According to Pettersen et al. [20,21] the individual vocal tract structures have influence on tension and movements of each other and hence correction of tension in one of the vocal tract muscle group have positive influence on other parts of the vocal tract. This explains the influence of massaging the major muscle of the neck sternocliedomastoid on the overall relaxation of the laryngeal framework. Further, improvement in the body posture and change in the respiratory patterns were reported to contribute to the decreased tension in the suprahyoid area, which in turn relaxes the larynx and lowers in vertical position [22]. Therefore, using an eclectic voice therapy program with combination of respiratory, phonatory and resonatory exercises in the current study could also have facilitated laryngeal relaxation by developing balance across these sub systems of voice production.

The third point can be the change of DSI with progression in therapy sessions. The increase in the mean DSI value was observed from O1 (baseline) to O2, O1 to O3 and O1 to O4, and the differences were statistically significant from O1 to O3 and O4. However, when DSI value of the individual participants were considered, the participants B, D, E, J, L, O, shown a reverse trend in which the DSI value was deteriorated following two sessions of therapy (at O2). This indicates the deterioration in voice quality initially with voice therapy which moved positively only after their third therapy session i.e. at third, fourth and further observations. This could be attributed to the sensitivity that the participants gained following vocal hygiene education in the first two sessions. During these two sessions, the participants were educated on vocal hygiene aspects such as the ill effects of producing effortful voice, phonating on end of the breath, use of breathy attack for initiation of phonation. Therefore, it might be possible that the participants were not using the abnormal compensations, thus reducing the maximum phonation time, highest f0 and thus reducing the overall DSI value. Further, increase in the DSI value at third observation could due to the introduction of systematic implementation of laryngeal manual therapy and other indirect voice therapy approaches. This finding is consistent with that of Mathieson, Van Lierde et al. [10,16] who reported positive effects in voice quality following laryngeal manual therapy. Similar positive effects using an eclectic voice therapy program was reported by Singh et al. [23] in individuals diagnosed with MTD and also associated with nodules, polyp, presbylaryngis, laryngopharyngeal reflux, and cut throat injury in the age range of 20 to 70 years. The voice therapy included five aspects.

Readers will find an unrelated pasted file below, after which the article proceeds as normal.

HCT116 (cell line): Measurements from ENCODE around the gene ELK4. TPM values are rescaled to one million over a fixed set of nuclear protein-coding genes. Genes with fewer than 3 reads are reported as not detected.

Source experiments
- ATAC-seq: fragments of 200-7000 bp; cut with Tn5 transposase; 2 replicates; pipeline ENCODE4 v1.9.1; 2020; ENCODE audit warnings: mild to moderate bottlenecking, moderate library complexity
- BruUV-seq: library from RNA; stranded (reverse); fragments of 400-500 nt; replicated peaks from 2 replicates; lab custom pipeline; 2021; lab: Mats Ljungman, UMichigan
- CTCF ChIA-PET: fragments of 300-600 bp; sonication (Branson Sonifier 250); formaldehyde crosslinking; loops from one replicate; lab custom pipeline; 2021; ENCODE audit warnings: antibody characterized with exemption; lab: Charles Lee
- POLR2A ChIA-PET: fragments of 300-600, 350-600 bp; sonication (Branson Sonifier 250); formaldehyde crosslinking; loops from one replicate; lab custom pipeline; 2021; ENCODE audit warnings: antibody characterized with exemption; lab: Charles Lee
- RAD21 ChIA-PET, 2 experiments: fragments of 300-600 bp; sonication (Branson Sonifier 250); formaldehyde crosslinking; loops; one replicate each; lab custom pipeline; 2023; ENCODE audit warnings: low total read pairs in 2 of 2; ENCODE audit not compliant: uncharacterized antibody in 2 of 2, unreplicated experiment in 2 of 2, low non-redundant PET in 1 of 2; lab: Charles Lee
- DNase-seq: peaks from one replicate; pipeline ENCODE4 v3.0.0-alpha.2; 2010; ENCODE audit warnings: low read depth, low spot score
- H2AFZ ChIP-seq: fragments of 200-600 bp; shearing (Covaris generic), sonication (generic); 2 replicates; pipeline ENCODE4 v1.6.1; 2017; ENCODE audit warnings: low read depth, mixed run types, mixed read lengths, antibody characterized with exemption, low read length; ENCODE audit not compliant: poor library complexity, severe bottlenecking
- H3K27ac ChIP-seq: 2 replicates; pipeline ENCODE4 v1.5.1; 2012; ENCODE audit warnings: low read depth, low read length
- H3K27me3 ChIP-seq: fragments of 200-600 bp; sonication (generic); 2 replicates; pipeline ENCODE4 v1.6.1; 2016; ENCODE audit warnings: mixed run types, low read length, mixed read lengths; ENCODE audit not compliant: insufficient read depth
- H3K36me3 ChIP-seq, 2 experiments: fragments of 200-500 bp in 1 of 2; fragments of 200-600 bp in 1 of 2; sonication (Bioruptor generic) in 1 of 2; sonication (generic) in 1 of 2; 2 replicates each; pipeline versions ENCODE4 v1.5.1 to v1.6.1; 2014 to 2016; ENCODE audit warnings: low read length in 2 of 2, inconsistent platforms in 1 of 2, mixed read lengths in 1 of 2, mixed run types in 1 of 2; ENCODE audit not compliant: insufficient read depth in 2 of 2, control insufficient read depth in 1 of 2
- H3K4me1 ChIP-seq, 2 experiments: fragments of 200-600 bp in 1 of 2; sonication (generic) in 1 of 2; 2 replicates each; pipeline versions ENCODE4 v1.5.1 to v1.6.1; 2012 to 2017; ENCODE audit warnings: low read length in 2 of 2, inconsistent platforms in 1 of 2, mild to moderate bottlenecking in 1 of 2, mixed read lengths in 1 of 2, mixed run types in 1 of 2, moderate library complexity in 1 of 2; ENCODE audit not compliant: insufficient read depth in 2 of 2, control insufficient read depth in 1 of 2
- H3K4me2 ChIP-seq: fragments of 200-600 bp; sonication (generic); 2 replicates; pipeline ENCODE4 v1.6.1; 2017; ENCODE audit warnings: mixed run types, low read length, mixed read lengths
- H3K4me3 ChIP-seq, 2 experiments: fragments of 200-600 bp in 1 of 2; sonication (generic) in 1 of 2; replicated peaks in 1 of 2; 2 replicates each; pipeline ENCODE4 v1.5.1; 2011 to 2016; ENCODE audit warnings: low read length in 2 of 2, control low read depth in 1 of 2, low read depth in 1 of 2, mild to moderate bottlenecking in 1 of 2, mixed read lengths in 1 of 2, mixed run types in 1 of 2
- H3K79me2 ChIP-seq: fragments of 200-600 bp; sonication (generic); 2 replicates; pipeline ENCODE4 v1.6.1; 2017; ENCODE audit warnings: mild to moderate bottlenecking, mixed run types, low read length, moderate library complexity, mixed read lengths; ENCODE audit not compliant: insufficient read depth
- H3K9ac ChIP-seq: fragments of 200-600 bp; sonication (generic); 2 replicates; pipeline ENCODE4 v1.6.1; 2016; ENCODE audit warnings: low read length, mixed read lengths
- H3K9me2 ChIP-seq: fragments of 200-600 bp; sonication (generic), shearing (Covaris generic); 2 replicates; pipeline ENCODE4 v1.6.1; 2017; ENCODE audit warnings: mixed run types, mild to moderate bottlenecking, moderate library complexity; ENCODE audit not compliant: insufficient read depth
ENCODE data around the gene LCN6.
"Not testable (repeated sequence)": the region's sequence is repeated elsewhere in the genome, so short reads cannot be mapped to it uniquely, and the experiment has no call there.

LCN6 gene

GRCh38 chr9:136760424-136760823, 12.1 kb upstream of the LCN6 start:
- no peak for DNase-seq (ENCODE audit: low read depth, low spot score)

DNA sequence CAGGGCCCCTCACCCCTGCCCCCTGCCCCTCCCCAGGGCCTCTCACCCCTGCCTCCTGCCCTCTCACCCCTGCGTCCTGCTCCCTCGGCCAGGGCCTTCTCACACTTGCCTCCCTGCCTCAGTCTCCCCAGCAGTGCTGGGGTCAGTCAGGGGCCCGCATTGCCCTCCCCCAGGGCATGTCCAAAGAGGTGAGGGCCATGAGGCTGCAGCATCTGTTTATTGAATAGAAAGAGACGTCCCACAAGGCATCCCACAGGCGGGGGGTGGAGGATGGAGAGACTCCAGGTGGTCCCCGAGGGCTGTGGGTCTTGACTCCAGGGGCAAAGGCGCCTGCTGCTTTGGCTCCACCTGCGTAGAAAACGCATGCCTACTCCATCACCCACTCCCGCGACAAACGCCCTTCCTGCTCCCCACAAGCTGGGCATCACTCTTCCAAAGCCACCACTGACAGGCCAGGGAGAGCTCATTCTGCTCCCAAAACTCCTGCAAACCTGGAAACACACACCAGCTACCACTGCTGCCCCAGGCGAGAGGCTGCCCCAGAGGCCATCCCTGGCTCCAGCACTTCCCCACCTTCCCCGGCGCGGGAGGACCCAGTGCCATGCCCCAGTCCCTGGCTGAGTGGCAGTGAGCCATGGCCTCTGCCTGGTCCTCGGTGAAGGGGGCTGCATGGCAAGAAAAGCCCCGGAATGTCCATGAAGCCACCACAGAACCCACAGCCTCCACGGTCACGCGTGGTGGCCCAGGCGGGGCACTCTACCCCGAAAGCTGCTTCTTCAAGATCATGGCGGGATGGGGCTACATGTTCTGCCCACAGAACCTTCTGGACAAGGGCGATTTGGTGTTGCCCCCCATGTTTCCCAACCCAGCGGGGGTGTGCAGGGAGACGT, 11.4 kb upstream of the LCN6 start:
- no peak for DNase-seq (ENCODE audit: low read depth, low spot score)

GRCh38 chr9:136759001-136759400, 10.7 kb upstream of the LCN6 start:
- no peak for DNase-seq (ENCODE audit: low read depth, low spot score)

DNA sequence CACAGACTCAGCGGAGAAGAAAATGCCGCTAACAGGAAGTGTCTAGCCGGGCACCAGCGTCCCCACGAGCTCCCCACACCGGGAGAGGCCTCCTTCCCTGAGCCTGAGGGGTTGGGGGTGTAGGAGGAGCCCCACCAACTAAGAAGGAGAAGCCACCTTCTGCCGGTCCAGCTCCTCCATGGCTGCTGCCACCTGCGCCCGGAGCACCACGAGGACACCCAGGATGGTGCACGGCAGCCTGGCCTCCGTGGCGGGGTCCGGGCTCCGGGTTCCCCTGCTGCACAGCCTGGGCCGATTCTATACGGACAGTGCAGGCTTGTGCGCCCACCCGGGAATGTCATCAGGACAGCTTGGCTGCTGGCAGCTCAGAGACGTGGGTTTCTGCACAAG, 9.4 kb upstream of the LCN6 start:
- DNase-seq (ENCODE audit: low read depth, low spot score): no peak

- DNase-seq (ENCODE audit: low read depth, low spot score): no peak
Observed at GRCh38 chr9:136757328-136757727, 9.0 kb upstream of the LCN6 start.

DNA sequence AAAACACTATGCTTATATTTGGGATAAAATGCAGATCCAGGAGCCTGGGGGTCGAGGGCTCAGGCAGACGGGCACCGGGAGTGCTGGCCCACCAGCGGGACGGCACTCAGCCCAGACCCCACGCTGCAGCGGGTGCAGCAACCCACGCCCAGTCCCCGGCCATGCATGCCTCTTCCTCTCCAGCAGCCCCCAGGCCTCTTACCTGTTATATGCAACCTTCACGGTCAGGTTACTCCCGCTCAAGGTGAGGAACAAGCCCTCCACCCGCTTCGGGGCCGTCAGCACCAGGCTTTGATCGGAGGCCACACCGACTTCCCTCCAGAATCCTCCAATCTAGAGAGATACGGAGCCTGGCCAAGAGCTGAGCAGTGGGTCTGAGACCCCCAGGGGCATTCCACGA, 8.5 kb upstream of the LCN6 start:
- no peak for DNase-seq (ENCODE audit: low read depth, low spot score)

1. programme on vocal hygiene
  2. symptomatic voice therapy (circumlaryngeal massage, chewing exercises, yawn sigh approach, phonation on inhalation)
  3. Respiratory retraining (Breath support, confidential voice therapy),
  4. physiologic voice therapy (vocal function exercises, accent method, resonant voice therapy